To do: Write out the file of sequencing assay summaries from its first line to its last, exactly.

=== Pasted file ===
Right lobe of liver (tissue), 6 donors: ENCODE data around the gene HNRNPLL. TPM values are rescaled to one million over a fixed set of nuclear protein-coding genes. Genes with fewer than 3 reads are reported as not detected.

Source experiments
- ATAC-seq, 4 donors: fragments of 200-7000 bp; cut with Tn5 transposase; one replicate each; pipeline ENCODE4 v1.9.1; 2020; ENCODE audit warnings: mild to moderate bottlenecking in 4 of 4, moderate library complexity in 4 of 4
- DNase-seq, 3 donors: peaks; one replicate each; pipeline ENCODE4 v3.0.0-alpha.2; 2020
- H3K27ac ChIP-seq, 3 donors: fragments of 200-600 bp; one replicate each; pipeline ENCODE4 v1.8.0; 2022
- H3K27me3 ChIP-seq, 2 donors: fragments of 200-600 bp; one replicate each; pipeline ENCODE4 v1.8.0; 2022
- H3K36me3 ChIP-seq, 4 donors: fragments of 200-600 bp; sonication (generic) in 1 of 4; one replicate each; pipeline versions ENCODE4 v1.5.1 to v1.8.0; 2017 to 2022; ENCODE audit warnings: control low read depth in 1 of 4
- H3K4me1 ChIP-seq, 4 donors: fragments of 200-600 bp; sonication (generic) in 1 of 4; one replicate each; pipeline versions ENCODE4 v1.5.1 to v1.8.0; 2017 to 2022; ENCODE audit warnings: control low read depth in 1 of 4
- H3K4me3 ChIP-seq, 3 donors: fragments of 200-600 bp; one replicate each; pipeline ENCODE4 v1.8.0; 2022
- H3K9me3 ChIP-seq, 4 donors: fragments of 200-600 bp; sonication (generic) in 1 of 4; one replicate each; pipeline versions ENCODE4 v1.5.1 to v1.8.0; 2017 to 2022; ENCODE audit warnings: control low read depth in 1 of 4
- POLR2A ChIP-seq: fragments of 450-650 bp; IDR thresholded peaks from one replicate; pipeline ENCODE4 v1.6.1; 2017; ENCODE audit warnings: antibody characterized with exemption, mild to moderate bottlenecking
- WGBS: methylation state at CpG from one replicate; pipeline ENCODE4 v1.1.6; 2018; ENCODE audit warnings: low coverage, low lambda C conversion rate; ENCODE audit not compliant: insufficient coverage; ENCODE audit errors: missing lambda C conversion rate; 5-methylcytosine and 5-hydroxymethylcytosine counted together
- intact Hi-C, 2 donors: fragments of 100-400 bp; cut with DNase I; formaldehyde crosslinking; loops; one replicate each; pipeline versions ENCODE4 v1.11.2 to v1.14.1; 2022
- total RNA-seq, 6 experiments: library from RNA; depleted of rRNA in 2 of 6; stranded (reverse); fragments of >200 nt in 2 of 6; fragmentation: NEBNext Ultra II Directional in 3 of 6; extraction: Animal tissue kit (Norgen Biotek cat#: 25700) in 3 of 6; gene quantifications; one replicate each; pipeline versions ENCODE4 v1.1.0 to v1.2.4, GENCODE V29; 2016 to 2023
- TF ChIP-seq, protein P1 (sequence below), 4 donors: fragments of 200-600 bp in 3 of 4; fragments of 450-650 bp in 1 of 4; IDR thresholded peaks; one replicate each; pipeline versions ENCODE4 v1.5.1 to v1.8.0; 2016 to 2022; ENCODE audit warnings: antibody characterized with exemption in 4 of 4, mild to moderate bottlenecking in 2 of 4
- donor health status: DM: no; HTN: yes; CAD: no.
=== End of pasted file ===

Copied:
Right lobe of liver (tissue), 6 donors: ENCODE data around the gene HNRNPLL. TPM values are rescaled to one million over a fixed set of nuclear protein-coding genes. Genes with fewer than 3 reads are reported as not detected.

Source experiments
- ATAC-seq, 4 donors: fragments of 200-7000 bp; cut with Tn5 transposase; one replicate each; pipeline ENCODE4 v1.9.1; 2020; ENCODE audit warnings: mild to moderate bottlenecking in 4 of 4, moderate library complexity in 4 of 4
- DNase-seq, 3 donors: peaks; one replicate each; pipeline ENCODE4 v3.0.0-alpha.2; 2020
- H3K27ac ChIP-seq, 3 donors: fragments of 200-600 bp; one replicate each; pipeline ENCODE4 v1.8.0; 2022
- H3K27me3 ChIP-seq, 2 donors: fragments of 200-600 bp; one replicate each; pipeline ENCODE4 v1.8.0; 2022
- H3K36me3 ChIP-seq, 4 donors: fragments of 200-600 bp; sonication (generic) in 1 of 4; one replicate each; pipeline versions ENCODE4 v1.5.1 to v1.8.0; 2017 to 2022; ENCODE audit warnings: control low read depth in 1 of 4
- H3K4me1 ChIP-seq, 4 donors: fragments of 200-600 bp; sonication (generic) in 1 of 4; one replicate each; pipeline versions ENCODE4 v1.5.1 to v1.8.0; 2017 to 2022; ENCODE audit warnings: control low read depth in 1 of 4
- H3K4me3 ChIP-seq, 3 donors: fragments of 200-600 bp; one replicate each; pipeline ENCODE4 v1.8.0; 2022
- H3K9me3 ChIP-seq, 4 donors: fragments of 200-600 bp; sonication (generic) in 1 of 4; one replicate each; pipeline versions ENCODE4 v1.5.1 to v1.8.0; 2017 to 2022; ENCODE audit warnings: control low read depth in 1 of 4
- POLR2A ChIP-seq: fragments of 450-650 bp; IDR thresholded peaks from one replicate; pipeline ENCODE4 v1.6.1; 2017; ENCODE audit warnings: antibody characterized with exemption, mild to moderate bottlenecking
- WGBS: methylation state at CpG from one replicate; pipeline ENCODE4 v1.1.6; 2018; ENCODE audit warnings: low coverage, low lambda C conversion rate; ENCODE audit not compliant: insufficient coverage; ENCODE audit errors: missing lambda C conversion rate; 5-methylcytosine and 5-hydroxymethylcytosine counted together
- intact Hi-C, 2 donors: fragments of 100-400 bp; cut with DNase I; formaldehyde crosslinking; loops; one replicate each; pipeline versions ENCODE4 v1.11.2 to v1.14.1; 2022
- total RNA-seq, 6 experiments: library from RNA; depleted of rRNA in 2 of 6; stranded (reverse); fragments of >200 nt in 2 of 6; fragmentation: NEBNext Ultra II Directional in 3 of 6; extraction: Animal tissue kit (Norgen Biotek cat#: 25700) in 3 of 6; gene quantifications; one replicate each; pipeline versions ENCODE4 v1.1.0 to v1.2.4, GENCODE V29; 2016 to 2023
- TF ChIP-seq, protein P1 (sequence below), 4 donors: fragments of 200-600 bp in 3 of 4; fragments of 450-650 bp in 1 of 4; IDR thresholded peaks; one replicate each; pipeline versions ENCODE4 v1.5.1 to v1.8.0; 2016 to 2022; ENCODE audit warnings: antibody characterized with exemption in 4 of 4, mild to moderate bottlenecking in 2 of 4
- donor health status: DM: no; HTN: yes; CAD: no.